My first job after graduating was in a three-person office with two licensed architects and me. Before my hiring, the two principals had drawn everything with paper and pencil, but there was an ever-increasing demand for drawings in digital formats. At the start, my job was to take the hand drawings and recreate them on the computer. The longer I did it the more I learned, and they could put less and less information on their drawings before handing it over to me to fill in the blanks.
By 2012, when the principals retired, I had learned a great deal about how buildings were put together and how to show that in drawings. I understood that a set of Construction Drawings was really an instruction manual for a building, similar in a lot of ways to the directions for a Lego set. Sometimes, you needed a 100-page monster with very specific directions on every piece. Other times, you just needed a couple of pages to show what it’s supposed to be at the end.
I didn’t have much experience with what happened on a project before and after the drawings. My job mainly consisted of being a drafter. My bosses were old school, they grew up in a time when the first 10 years of your career after school was drawing details and you worked your way up the ladder. Since most of the time spent on a project is spent developing drawings, there wasn’t much time to meet with clients and fully understand a project from start to finish.
When I started working for CWG in 2012, I knew how to solve the puzzle of putting together a set of drawings, but I was eager to be more involved in the “Project Management” phases. Throughout my time here, I’ve realized being included in a project from start to finish makes the entire process much easier. I meet more often with clients at the beginning of a project and discuss what they want and need. By talking with clients and understanding what they are looking for, it helps guide every decision throughout the process, from where to place the kitchen to what the gutter should look like. Then, I talk with contractors as the project is being built if not beforehand to understand issues that could arise during construction. Working with contractors as they’re in the field trying to build what you have drawn, makes it clear when what you are trying to achieve isn’t being relayed through the drawings. With this wholistic approach, I’ve learned that the role of a Project Manager is closely tied to a translator. It’s not just about the design itself but making sure the client’s ideas are correctly interpreted by the people who are actually building the structure.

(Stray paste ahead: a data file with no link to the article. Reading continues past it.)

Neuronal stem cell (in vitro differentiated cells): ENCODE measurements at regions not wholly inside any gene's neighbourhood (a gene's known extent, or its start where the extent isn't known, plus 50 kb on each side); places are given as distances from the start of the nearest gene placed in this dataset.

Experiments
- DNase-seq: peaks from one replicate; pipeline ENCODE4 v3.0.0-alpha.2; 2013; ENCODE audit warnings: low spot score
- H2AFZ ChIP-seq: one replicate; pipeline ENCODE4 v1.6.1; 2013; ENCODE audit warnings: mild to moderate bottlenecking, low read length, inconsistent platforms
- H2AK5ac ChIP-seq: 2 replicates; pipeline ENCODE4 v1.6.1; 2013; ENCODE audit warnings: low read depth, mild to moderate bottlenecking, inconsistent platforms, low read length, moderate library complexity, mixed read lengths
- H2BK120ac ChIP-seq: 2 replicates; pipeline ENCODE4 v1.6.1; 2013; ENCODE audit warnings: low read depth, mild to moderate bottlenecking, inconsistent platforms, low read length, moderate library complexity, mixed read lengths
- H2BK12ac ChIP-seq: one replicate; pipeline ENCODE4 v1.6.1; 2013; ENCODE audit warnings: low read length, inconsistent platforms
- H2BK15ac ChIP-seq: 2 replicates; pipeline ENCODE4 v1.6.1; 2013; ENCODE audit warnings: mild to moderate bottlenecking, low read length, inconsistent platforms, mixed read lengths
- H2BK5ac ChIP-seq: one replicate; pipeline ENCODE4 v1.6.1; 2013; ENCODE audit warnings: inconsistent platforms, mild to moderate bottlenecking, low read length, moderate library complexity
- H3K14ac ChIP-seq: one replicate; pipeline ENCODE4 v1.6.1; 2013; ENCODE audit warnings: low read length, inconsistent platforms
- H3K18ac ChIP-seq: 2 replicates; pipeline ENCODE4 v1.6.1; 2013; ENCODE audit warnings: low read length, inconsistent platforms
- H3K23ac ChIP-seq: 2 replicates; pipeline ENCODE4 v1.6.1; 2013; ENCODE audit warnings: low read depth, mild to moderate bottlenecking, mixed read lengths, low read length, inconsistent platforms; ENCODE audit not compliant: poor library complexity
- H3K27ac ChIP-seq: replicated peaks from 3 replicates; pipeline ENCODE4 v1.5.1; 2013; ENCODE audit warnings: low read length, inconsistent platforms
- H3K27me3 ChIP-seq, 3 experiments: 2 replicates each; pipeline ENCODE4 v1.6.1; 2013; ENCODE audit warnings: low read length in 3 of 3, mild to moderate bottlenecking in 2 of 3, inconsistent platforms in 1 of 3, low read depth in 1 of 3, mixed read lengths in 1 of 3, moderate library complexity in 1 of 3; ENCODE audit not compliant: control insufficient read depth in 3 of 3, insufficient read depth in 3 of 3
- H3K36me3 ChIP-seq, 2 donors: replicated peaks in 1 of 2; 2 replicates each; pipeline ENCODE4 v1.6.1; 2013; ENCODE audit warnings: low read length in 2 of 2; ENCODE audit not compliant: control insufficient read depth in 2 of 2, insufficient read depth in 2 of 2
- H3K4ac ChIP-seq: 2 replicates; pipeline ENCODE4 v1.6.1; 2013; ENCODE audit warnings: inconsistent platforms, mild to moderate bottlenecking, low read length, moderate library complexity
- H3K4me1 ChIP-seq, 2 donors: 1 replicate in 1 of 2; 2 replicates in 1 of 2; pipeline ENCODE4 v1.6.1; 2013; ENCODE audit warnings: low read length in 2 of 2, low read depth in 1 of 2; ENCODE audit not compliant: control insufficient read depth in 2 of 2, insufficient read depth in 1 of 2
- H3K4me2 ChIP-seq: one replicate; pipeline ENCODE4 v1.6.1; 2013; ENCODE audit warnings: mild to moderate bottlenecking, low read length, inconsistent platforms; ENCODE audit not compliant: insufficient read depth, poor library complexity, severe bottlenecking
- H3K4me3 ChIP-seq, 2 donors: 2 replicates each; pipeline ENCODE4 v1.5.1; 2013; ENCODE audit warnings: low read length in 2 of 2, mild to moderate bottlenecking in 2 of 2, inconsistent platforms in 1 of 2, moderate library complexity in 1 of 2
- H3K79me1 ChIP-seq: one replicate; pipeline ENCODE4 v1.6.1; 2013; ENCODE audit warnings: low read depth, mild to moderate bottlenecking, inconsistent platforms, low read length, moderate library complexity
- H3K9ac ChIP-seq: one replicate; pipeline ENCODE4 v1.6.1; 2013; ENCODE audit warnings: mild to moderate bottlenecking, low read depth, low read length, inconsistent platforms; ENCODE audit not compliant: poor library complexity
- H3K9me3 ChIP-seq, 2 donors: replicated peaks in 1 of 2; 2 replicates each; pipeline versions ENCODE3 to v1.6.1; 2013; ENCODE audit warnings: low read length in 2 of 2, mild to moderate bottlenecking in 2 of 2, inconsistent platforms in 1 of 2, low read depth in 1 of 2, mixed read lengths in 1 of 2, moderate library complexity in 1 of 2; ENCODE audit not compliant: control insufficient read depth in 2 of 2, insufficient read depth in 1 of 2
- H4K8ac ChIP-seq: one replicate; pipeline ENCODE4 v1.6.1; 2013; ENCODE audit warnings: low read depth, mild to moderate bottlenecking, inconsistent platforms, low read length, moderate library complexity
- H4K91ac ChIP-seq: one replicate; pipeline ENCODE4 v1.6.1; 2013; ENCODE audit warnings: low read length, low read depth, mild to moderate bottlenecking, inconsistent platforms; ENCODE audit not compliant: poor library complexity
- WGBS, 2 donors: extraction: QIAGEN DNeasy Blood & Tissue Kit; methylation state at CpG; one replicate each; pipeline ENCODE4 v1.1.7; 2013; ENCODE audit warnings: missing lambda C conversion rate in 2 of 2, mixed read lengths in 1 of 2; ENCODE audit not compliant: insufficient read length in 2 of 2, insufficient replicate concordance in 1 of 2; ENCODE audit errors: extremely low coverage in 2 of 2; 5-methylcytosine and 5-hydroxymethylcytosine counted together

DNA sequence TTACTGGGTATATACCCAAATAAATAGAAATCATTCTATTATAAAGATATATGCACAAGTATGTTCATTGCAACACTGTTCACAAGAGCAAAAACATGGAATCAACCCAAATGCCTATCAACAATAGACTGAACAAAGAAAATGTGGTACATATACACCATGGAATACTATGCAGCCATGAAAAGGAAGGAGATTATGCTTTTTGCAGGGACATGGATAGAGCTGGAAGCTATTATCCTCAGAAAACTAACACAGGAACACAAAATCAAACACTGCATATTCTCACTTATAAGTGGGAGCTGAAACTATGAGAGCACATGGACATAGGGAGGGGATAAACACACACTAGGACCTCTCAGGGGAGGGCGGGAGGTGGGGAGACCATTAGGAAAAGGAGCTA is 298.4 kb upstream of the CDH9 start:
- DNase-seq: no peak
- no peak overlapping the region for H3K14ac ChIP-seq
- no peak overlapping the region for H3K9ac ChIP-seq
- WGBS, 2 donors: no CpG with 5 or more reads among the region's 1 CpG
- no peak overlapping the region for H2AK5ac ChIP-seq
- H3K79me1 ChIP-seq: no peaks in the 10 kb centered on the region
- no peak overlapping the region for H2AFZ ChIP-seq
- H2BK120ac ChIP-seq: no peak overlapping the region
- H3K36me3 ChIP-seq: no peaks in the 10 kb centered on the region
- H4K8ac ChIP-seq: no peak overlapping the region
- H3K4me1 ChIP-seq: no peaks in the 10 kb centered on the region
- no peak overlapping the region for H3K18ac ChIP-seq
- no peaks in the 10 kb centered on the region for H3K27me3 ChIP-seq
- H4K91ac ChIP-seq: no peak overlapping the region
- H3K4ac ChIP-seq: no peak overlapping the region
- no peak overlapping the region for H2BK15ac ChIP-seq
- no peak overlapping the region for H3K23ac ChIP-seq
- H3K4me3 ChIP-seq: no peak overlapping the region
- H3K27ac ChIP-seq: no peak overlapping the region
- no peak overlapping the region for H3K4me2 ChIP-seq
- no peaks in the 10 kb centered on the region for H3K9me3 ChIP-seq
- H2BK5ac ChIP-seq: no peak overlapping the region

The Architecture profession seems like a mysterious thing from the outside, but the purpose is relatively simple. Our job is to do for the client what they cannot do for themselves. We use the things we have learned and tools available to both set the question and find the answer. Though my journey to architecture wasn’t exactly a straight line, I can say that I’ve found a role that satisfies my desire to solve intricate puzzles while still providing a different challenge every time. Somewhere along the way, I have become one of the more experienced members of the team. As I continue my career as a “Senior” Project Manager, the puzzle I am working on now is how to pass along the tricks I have learned to other staff with the sense of enjoyment and satisfaction I have for the profession.
Colin Pullman – CWG Architecture, Senior Project Manager